MRU alumnae #PressforProgress in the world of sports
How four alumnae are leading the way
Jacquie Hertlein (Criminology, Law Enforcement, ‘96)
Despite a prestigious athletic scholarship awaiting her in Florida, Jacquie Hertlein couldn’t turn down the opportunity to become one of the first members of Cougar Athletics’ alumni when she was invited to play striker for the inaugural Mount Royal College Women’s Soccer team in 1994. Mount Royal’s small class sizes and niche criminology program complemented the excitement of joining the team by providing a promising career beyond the athletic experience – all in her hometown.
“When I look back to my journey as a Cougar, there were a lot of interesting dynamics within this new, competitive women’s team led by a male coaching staff. The coach was learning, we were learning and I think I gained a ton of personal growth on how to manage people, manage myself and make sure I was leading by example. I was the first to get to practice and the last to leave,” says Hertlein.
Mount Royal was the right path for her academically, athletically and personally. At the time, student athleticism was highly recognized in local media and Hertlein fondly remembers participating in interviews that documented her success as team captain, tournament All-Star and highest goal-scorer throughout her Mount Royal career.
The challenges and rewards of Hertlein’s experience as a student athlete helped develop her ambitious skill-set that led her to achieve many levels of athletic success and serve an 18-year career as a local police officer and sergeant. Hertlein has paved pathways to help young women navigate male-dominated industries and continues to do so; for example, Hertlein is the current coach of Alberta’s U13 Girls South provincial soccer team, coach of the SAIT Women’s Soccer team, a member of the Development in Women’s Soccer Committee and is the first woman on the Technical Committee of the Alberta Soccer Association.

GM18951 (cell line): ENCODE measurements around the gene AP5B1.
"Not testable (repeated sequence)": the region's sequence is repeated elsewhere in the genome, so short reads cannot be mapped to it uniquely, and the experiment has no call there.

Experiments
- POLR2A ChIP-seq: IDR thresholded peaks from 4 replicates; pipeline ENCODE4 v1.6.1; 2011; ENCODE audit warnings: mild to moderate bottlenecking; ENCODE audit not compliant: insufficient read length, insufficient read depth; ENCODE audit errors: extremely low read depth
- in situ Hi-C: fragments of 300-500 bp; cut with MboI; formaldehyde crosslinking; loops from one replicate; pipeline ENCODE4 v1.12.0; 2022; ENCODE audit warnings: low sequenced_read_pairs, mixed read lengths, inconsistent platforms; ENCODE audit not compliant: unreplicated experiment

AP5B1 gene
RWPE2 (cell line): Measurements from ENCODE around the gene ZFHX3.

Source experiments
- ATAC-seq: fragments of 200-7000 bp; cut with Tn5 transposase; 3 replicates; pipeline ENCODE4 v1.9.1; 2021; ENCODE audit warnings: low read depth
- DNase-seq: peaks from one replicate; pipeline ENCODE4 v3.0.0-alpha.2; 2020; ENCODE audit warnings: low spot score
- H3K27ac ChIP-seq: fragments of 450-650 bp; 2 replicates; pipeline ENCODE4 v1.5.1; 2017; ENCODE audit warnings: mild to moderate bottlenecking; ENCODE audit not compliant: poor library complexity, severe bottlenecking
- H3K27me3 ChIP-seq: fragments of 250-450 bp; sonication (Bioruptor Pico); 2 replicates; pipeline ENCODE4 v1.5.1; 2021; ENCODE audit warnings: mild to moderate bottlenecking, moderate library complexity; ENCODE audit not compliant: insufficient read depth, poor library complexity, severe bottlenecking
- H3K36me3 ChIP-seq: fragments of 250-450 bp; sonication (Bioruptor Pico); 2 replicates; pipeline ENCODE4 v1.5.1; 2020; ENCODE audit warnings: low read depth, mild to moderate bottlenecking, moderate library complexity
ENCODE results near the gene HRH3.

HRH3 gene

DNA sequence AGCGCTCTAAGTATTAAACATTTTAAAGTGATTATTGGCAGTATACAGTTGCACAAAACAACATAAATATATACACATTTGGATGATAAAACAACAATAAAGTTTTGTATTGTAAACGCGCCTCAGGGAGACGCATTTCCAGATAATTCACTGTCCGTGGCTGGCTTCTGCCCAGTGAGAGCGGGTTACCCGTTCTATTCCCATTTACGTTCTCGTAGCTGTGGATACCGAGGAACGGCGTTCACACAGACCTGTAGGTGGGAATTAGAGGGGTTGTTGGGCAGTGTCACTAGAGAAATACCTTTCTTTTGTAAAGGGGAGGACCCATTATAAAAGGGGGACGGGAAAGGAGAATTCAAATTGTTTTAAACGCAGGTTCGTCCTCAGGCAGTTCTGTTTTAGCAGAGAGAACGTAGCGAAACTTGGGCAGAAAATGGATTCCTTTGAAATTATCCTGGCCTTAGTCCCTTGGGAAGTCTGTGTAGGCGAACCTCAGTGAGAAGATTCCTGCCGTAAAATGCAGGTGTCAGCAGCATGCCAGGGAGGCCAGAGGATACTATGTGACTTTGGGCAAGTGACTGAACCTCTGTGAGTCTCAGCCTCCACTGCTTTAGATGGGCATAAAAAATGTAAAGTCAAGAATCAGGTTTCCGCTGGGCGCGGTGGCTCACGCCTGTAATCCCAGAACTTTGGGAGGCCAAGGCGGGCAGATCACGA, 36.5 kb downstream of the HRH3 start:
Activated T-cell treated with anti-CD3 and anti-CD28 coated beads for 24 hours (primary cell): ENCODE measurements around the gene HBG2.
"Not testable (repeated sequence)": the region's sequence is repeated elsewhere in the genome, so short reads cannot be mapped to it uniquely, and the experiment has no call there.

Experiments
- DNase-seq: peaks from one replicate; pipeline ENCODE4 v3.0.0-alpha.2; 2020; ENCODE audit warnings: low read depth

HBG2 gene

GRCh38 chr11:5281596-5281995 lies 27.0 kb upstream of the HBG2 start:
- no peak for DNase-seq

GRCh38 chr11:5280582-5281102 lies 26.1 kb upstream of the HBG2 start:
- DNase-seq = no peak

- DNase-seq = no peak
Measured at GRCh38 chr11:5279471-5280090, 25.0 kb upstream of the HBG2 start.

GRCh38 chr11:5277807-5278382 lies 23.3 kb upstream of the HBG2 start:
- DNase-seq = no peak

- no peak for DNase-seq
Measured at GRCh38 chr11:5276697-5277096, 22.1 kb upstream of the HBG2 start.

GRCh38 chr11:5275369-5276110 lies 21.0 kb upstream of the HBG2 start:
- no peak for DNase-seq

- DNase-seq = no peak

Ultimately, what is it about Jacquie that motivates her to operate at this level? Her drive to give back and be a positive mentor for young women.
“Being that role model for younger girls that I didn’t have. I’m a first generation of the soccer alumni, so we didn’t have any mentors and that is why I give back to Mount Royal and to the community. Sport is just a piece of it, but building good character and good people is more important.”
March 8, 2018 — Justine Farago
Did you know girls drop out of sports at six times the rate of boys in their early teens?
Grace Dafoe, MRU alumna, physical literacy advocate, and 2022 Olympic hopeful in Skeleton, is part of a movement of inspirational female role models that intends to put a stop to this mass exodus of girls from sport.